Intestinal malrotation is any deviation from the normal 270 counterclockwise rotation of the midgut during embryologic development.16 It was first described through embriology by Dott in 192329 and then later in 1936 Dr. William Ladd, an American pediatric surgeon from Massachusetts, wrote an article detailing the surgical treatment of intestinal malrotation that now bears his name.10 This procedure, also known as “Ladd’s procedure”, involves counterclockwise detorsion of the bowel, division of bands crossing from the cecum to the lateral peritoneal gutter, and widening of the mesenteric base with positioning of the colon in the left abdomen and the small bowel in the right abdomen. The appendix is removed to prevent a future diagnostic dilemma because the cecum is not in its usual location in the right lower quadrant.30 According to Nehra et al, the majority of patients under the age of 18 with malrotation underwent Ladd’s procedure but only 35% of adults had a Ladd’s procedure. The reasons for this difference include increased operative risk, less familiarity in management of malrotation among adult general surgeons compared with pediatric surgeons, and other adult surgical issues including adhesions and anatomical changes from previous surgeries.1 That being said, operative management may be the more prudent treatment plan for asymptomatic patients with malrotation given the risk of volvulus unless there is significant operative risk related to comorbid conditions.1 Midgut volvulus may arise as follows: the malrotation and abnormal cecal location can produce a narrow superior mesenteric vascular pedicle and this narrow SMA takeoff, in combination with a lack of posterior peritoneal fusion, predisposes patient to midgut volvulus and obstruction.11
Laparoscopically performed Ladd’s surgery, which is better and safer than a laparotomy, could be preferable where adults have only mild symptoms.28 In a study of 7 adult patients who underwent laparoscopic treatment of intestinal malrotation, it was concluded that laparoscopic Ladd’s procedure is an acceptable alternative to open technique with high degree of patient satisfaction in relieving symptoms of intestinal malrotation.10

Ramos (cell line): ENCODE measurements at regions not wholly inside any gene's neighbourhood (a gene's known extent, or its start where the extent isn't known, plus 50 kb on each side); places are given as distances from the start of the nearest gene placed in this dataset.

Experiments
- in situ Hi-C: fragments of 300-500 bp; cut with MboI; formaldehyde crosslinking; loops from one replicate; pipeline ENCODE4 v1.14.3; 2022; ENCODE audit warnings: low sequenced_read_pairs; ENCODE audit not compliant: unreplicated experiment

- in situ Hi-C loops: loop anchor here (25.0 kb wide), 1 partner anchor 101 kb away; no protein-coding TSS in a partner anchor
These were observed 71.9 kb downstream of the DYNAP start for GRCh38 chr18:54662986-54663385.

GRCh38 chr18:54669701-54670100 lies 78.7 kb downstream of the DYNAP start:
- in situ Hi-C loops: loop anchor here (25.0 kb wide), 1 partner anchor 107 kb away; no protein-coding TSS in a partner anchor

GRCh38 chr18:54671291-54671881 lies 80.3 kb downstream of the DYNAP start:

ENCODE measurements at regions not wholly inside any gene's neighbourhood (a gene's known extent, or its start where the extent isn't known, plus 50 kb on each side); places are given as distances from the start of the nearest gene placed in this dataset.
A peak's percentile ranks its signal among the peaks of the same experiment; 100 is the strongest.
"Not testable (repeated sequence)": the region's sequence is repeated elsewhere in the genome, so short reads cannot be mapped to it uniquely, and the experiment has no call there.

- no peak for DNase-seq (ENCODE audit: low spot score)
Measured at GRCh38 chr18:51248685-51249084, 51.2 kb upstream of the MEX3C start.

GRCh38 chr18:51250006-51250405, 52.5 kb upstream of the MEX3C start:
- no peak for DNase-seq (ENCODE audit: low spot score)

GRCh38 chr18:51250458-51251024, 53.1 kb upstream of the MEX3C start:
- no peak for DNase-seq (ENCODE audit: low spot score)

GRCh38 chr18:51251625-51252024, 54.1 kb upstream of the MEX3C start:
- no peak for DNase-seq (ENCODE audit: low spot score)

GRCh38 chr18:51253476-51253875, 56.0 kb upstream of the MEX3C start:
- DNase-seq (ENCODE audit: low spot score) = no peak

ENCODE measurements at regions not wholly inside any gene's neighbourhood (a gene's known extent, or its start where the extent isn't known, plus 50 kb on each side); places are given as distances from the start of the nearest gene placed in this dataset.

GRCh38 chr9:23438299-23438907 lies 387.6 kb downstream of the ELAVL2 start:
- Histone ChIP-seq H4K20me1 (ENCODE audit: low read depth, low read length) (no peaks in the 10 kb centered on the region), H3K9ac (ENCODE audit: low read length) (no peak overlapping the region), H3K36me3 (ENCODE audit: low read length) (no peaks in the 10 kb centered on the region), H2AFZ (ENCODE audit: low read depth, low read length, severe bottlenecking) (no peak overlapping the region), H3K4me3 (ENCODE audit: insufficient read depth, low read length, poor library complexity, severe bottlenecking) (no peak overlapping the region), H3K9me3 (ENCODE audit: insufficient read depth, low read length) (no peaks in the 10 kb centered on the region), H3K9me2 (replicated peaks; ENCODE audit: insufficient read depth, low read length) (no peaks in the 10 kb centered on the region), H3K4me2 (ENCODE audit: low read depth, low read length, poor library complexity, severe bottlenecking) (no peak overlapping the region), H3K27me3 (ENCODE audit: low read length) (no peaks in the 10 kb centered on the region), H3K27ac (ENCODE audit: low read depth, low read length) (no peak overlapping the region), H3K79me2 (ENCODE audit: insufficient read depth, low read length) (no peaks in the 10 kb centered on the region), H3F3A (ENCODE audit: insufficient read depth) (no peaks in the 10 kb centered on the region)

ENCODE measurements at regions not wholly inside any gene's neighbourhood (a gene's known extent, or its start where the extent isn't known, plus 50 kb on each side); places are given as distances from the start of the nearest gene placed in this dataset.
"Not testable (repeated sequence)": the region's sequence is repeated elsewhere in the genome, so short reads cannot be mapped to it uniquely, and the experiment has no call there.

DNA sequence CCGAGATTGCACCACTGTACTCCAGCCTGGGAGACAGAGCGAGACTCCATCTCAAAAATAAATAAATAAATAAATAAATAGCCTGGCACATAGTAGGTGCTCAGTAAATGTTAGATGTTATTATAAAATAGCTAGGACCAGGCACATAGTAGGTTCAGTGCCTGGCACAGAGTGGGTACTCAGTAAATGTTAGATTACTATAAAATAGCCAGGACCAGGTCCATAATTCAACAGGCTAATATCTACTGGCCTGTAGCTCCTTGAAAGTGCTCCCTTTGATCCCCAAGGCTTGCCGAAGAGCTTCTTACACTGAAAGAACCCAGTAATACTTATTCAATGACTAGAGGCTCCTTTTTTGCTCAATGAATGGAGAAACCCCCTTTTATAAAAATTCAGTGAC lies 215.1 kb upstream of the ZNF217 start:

Interestingly, there have also been case reports of small bowel malrotation even in elderly patients. An 85 year-old male with acute abdomen underwent surgery and was found to have malrotation complicated by volvulus intra-operatively. Postoperative course was complicated with compartment syndrome and pneumonia which resulted in 2 additional laparatomies and eventually to the death of the patient on 48th postoperative day.2 This emphasizes the importance of considering small bowel malrotaion in the differential diagnosis of unexplained abdominal pain in any age groups and perhaps with a low threshold to perform earlier surgical intervention in patients who are otherwise asymptomatic or with mild symptoms due to potential life-threatening complications later on in the disease course. However, in patients with a working diagnosis of IBS, peptic ulcer disease, functional dyspepsia, intestinal adhesions, the possibility that malrotation has been missed and could explain their symptoms needs to be considered.
On the other hand, in patients with an established diagnosis of irritable bowel syndrome (IBS), or nausea and vomiting attributed to gastroparesis, or abdominal pain attributed to adhesions from prior surgeries, or peptic ulcer disease, or even severe constipation there can be the incidental finding of small bowel malrotation during imaging. The risk of surgery may outweigh the benefits of prophylactic Ladd’s procedure given the fact that these patients have lived into adulthood without complications from small bowel malrotation. This is an ongoing dilemma for the adult gastroenterologist, namely when to even consider intervening if the malrotation was found incidentally on a CT imaging performed for other indications. For instance, in a study of 177 patients over a 35 year period it was found that asymptomatic patients had a low risk of intestinal volvulus, and as such elective surgery was not recommended.31 It is also impossible to predict which patients will develop life-threatening complications.7 Therefore, further long term observational studies are needed to determine which subset of patients with otherwise asymptomatic small bowel malrotation are at high risk for complications and warrant prophylactic Ladd’s procedure.
When does the adult gastroenterologist even consider ruling out malrotation in his patients; 1) If the patient gives a history of pediatric surgery(ies) of unclear or forgotten indications. 2) Surgery for an acute abdominal problem at a young age never fully clarified for the patient, such as suspected internal hernias, volvulus, or aberrantly located appendix; 3) Where abdominal pain, nausea, or vomiting are out of proportion to objective data by standard or routine testing and where treatment approaches have been suboptimal.
We hope that our review has planted a seed for your appreciation of the spectrum of small bowel malrotation in adults. We have attempted to provide a rational approach for the diagnosis and summarized the treatment options available for these patients.